"I cannot express enough appreciation for Mr. Landsberry," Washoe County School District Superintendent Pedro Martinez said about the 45-year-old ex-Marine. "He truly is a hero."
"His actions yesterday I believe saved the lives of many children," added Col. Jeffrey Burkett, commander at the Nevada Air Guard's 152nd Airlift Wing where Landsberry served.
Police said they believe the shooter at one point tried to enter the school but couldn't open the door because of emergency lockdown procedures.
After killing Landsberry, the boy fired at a second student, hitting him in the abdomen. He then shot himself in the head.
The two 12-year-old boys who were wounded are in stable condition and recovering.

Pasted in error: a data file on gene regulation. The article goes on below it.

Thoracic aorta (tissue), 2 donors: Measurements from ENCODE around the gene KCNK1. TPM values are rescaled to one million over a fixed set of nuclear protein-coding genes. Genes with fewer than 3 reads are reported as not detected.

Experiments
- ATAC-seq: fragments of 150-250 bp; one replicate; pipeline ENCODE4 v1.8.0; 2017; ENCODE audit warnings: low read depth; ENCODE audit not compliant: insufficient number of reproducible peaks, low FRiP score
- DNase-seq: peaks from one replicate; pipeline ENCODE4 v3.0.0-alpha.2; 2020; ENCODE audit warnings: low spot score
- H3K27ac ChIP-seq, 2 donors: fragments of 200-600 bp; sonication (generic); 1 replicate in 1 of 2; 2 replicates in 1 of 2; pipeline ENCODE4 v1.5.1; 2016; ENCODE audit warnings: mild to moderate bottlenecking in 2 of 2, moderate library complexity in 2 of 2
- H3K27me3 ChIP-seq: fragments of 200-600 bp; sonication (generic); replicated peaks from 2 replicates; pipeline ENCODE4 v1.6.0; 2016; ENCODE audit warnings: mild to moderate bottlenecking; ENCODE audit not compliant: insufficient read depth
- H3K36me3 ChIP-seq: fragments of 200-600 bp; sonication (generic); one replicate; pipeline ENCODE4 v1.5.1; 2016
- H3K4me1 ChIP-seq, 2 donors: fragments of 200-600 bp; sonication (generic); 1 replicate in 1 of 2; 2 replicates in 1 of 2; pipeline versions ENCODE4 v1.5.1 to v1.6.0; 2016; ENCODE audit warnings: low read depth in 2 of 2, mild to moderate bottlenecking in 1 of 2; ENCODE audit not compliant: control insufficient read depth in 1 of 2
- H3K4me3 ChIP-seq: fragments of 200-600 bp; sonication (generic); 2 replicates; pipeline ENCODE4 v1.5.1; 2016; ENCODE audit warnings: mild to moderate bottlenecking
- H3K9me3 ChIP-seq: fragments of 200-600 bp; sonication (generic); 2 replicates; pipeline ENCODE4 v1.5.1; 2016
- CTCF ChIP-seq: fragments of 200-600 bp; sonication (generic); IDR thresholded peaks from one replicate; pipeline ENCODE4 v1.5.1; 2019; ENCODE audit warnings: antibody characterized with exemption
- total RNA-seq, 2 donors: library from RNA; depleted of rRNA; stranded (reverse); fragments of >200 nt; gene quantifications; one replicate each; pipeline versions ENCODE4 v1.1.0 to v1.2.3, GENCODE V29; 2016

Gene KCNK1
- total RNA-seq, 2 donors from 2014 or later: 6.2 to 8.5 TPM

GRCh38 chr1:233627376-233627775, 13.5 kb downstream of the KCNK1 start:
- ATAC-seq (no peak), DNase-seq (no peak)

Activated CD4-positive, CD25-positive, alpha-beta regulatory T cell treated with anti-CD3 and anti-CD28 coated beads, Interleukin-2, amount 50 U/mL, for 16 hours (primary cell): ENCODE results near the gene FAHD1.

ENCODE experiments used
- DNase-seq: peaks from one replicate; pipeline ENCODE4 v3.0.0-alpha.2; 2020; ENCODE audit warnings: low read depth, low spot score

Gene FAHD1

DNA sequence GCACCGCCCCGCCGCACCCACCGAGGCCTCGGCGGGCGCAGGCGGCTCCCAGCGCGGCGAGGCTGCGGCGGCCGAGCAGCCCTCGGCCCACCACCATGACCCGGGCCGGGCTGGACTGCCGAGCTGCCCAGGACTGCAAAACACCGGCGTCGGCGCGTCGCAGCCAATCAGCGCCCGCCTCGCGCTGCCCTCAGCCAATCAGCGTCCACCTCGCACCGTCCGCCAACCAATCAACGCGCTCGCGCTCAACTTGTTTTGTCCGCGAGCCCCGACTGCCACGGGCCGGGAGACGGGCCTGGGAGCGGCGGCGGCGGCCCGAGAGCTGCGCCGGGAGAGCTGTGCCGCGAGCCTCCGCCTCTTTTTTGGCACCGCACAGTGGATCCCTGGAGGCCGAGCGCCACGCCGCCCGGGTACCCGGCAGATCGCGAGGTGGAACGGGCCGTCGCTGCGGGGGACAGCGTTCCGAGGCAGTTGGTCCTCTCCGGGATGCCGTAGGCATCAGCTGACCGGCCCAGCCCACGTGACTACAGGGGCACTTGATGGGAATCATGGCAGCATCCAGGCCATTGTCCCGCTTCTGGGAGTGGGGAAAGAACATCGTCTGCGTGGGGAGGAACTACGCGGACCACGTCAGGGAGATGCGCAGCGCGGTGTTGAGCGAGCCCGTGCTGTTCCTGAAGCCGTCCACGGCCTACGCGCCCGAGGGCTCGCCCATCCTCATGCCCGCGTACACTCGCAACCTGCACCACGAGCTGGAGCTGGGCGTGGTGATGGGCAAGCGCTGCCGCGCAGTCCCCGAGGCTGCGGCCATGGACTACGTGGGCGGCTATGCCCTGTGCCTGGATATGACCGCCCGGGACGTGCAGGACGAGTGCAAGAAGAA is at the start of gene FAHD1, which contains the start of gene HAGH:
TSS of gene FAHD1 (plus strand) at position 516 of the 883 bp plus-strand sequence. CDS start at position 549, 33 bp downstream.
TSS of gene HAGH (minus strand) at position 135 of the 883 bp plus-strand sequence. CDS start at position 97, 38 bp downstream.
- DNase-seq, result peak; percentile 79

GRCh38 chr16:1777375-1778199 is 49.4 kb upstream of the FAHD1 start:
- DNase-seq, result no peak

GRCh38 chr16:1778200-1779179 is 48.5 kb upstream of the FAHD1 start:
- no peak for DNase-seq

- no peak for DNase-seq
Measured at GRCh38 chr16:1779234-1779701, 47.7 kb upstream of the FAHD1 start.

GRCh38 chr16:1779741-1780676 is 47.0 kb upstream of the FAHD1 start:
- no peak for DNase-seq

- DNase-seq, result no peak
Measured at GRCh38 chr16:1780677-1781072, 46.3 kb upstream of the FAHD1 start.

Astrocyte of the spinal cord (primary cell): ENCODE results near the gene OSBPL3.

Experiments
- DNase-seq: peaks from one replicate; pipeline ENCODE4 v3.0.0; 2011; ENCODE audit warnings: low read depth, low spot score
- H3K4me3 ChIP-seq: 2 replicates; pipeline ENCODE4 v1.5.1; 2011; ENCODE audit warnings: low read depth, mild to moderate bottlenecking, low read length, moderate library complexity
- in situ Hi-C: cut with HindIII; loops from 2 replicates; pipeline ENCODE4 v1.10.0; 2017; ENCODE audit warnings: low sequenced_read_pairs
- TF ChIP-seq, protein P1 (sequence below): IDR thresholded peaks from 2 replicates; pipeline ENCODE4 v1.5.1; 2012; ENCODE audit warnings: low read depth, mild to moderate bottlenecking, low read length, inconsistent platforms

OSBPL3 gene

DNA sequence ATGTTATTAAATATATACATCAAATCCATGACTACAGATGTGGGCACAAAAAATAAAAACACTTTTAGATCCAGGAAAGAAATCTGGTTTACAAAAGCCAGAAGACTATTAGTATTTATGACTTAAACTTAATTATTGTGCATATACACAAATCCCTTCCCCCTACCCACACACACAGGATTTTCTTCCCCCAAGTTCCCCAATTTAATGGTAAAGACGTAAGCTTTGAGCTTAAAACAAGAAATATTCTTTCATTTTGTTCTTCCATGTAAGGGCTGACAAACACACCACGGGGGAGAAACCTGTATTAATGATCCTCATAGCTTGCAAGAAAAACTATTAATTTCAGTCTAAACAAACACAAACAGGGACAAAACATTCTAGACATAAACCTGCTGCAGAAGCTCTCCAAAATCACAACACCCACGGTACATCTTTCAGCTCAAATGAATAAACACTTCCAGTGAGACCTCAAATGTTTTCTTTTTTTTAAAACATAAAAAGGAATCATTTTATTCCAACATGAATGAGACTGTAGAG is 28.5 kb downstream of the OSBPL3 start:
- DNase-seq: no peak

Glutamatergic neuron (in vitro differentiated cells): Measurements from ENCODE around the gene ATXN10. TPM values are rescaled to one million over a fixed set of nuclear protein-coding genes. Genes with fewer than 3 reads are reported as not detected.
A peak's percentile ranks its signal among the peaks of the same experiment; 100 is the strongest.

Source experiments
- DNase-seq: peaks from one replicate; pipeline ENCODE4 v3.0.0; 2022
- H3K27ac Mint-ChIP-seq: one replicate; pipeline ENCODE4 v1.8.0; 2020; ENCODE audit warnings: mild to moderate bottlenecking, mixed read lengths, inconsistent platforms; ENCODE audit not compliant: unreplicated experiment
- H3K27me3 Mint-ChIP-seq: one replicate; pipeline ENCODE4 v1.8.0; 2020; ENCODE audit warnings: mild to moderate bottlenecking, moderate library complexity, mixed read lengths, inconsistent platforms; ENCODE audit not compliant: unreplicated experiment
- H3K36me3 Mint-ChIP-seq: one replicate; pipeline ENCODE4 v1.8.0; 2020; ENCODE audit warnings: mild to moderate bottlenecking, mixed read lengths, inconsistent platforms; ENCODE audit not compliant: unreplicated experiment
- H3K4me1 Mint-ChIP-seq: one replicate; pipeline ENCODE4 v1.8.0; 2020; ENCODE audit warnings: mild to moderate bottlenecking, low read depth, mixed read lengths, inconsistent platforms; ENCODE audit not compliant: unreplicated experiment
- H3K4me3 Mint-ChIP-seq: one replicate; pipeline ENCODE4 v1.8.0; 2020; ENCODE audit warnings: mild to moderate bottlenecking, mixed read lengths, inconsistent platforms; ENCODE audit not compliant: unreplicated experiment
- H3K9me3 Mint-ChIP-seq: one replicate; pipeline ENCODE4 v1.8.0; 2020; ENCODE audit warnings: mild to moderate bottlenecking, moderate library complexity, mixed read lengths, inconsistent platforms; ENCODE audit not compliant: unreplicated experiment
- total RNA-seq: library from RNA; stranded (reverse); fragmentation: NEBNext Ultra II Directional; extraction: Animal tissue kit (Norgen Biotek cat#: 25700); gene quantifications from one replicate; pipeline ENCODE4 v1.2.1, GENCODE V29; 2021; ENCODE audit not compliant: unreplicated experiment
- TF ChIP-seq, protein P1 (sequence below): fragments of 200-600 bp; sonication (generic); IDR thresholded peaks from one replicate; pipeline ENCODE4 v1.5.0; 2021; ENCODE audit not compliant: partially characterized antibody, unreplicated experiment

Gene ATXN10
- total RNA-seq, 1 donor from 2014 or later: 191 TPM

Parents clung to their children at an evacuation center shortly after the shooting while the community struggled to make sense of the latest episode of schoolyard violence, which happened less than a year after the Newtown, Conn., massacre.
Sparks, just east of Reno, has a population of roughly 90,000.
Under Nevada law, it is illegal to allow anyone under 18 to handle a gun without supervision. The offense rises to a felony if there was substantial risk the child would use the firearm to commit a violent act. However, the law doesn't apply if the gun was stored securely or if the child obtained the weapon unlawfully.
Landsberry was married, had two stepdaughters and coached several youth sports. He also served once in Kuwait and two tours in Afghanistan with the Nevada National Guard and was well-known in the school community. He served in the Marine Corps from 1986-90 and was stationed in Camp Lejeune, N.C., and Okinawa, Japan, according to military records.
His bravery came as no surprise to his fellow airmen.
"That's who he was," Chief Master Sgt. James Ross told reporters at the air base in Reno on Tuesday.